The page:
Special blog post by ALP athlete Manuela Escobar
For my entire life (20 years), I had lived in the comfort of my parents’ home in Colombia, a country I love. But then, time to pick college came and I made the scariest but best decision of my life: moving 3,091 miles away from home to Colorado and start my undergrad at CU Denver. Even though I did not know a single soul in Denver or Colorado, I did know that it is the mecca for cycling in the United States so that was incentive enough for me.
11 months after moving to Colorado I cannot emphasize enough how important finding the correct cycling team has been for me. I joined ALP Cycles racing because it is the team that fits best my personality and goals as an athlete. Today, the question that I get asked the most often is “how did I find the team?” Personally, I think that the perks of cycling or any sport in general is that anywhere you go, usually you will find a strong and friendly community eager and willing to take in a new person to grow and enhance the sport even more. This is why I would like to share some general tips of how to find the correct club anywhere you go.
First of all, it is important to know what you want from a team as well as what you can give in return. In my case, ALP Cycles Racing was looking for more Cat 1 and 2 riders and I was looking for a team in which I could race some Pro and UCI races so it worked out perfectly for both. The team also had two collegiate racers which made it more fun because I was also going to be racing collegiate. Furthermore, the team also hosted two team rides every month with a specific focus such as tactics, attacking, cornering, sprinting, and more. However, if you just want to go on coffee rides, on very early rides, if you want to just race criteriums, race PRO, not race at all, etc. the most important thing is to put yourself out there and meet as many people as possible.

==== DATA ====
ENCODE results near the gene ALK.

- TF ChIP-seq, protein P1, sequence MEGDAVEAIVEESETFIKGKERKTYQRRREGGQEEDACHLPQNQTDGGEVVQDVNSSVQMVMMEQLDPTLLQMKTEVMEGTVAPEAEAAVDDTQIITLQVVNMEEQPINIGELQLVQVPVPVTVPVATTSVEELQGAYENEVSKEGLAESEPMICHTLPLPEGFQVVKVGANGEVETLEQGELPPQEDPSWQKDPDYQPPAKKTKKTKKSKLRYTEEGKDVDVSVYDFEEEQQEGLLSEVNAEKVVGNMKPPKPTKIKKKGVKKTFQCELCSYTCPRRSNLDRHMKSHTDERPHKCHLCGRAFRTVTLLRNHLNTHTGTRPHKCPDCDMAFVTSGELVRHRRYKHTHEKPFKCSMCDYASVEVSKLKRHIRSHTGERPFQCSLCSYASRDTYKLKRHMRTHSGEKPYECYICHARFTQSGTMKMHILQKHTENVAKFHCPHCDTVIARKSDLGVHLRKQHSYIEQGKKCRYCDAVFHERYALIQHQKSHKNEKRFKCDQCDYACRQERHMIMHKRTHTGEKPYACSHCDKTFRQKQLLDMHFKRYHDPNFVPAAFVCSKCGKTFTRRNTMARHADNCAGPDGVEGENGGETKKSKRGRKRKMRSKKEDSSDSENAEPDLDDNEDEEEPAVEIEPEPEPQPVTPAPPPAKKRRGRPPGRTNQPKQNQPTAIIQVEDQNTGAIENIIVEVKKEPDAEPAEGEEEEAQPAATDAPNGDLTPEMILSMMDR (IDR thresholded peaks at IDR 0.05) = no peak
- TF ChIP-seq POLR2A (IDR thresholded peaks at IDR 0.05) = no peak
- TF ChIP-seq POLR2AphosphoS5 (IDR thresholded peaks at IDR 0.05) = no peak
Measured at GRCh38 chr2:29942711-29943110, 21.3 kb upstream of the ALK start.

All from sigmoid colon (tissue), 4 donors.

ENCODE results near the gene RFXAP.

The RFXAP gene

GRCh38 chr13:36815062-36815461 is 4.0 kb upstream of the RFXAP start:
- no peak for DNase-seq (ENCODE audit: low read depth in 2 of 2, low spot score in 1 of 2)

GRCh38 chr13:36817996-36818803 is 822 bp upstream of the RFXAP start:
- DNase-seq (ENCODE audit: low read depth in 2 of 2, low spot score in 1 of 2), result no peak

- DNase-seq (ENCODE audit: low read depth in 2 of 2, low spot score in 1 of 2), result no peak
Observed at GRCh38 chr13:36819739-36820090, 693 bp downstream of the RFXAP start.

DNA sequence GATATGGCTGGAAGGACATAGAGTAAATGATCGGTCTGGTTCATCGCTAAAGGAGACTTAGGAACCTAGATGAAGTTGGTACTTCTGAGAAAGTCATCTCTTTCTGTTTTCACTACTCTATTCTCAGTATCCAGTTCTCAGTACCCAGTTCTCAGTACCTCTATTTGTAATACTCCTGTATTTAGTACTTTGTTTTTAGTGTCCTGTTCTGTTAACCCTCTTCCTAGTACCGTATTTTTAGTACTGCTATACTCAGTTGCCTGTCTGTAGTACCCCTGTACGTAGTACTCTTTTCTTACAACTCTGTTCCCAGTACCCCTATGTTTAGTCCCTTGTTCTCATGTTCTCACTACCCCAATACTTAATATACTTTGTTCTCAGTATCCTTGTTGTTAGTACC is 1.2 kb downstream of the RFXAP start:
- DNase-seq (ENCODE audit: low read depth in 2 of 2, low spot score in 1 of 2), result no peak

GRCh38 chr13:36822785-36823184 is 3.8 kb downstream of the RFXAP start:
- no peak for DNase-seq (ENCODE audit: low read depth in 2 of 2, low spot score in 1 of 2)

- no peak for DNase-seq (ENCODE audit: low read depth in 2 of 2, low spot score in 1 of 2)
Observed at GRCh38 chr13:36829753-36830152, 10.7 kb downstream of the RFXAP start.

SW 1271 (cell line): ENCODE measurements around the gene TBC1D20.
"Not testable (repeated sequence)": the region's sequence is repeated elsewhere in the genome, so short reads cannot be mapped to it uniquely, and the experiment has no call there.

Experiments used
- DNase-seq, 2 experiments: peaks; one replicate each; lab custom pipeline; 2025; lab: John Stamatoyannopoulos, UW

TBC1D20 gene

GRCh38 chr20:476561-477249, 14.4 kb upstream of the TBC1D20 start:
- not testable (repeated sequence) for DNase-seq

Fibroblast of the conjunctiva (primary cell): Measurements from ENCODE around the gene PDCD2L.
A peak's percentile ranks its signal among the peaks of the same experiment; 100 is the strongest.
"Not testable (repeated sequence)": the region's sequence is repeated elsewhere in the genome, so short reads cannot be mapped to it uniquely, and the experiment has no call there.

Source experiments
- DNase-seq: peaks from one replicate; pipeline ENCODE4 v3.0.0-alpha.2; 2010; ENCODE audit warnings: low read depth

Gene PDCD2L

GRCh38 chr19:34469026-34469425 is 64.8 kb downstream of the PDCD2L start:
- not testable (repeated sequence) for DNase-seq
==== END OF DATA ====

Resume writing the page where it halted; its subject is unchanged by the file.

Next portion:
Social media today plays a huge role in the sport. Strava, Facebook, MeetUp, and USACycling.com are great platforms to use. As soon as I moved to the U.S, I began to do some research about how cycling worked around Denver and Boulder. I searched for local teams and bike shops on google, I joined numerous groups on Facebook, and I even started to follow a bunch of random people on Strava to know what were the popular routes around the area. I didn’t even know what was Lookout Mountain before moving to Denver but thanks to Strava, I found my way to the top of it from downtown Denver two days later. During this “research period” I created a list of about five teams I could potentially join. By sending emails to the team’s organizers/managers I then scheduled phone calls with them to chat more about what were my goals for the season.
Being active in the race scene creates a great impact. First, look for the racing calendar on the internet, register to race, and when you are there strike up conversation with the other racers, officials, and coaches. Getting to know how each team works in the racing scene will help you get a better idea of how they work.
Weekly group rides are also a great way to meet people. They will help you to learn more about local routes, make new friends, and learn about how to ride in a group. In most places, there are weekly group rides for all levels of abilities. So if you want to go full gas and prove who is the fastest there is a ride for you. But if you are also looking for an easy social spin there is also a ride for you.
Just remember, the great thing about this sport is having fun and meeting like-minded people. Having a team in which you feel comfortable in will make riding and racing much more enjoyable.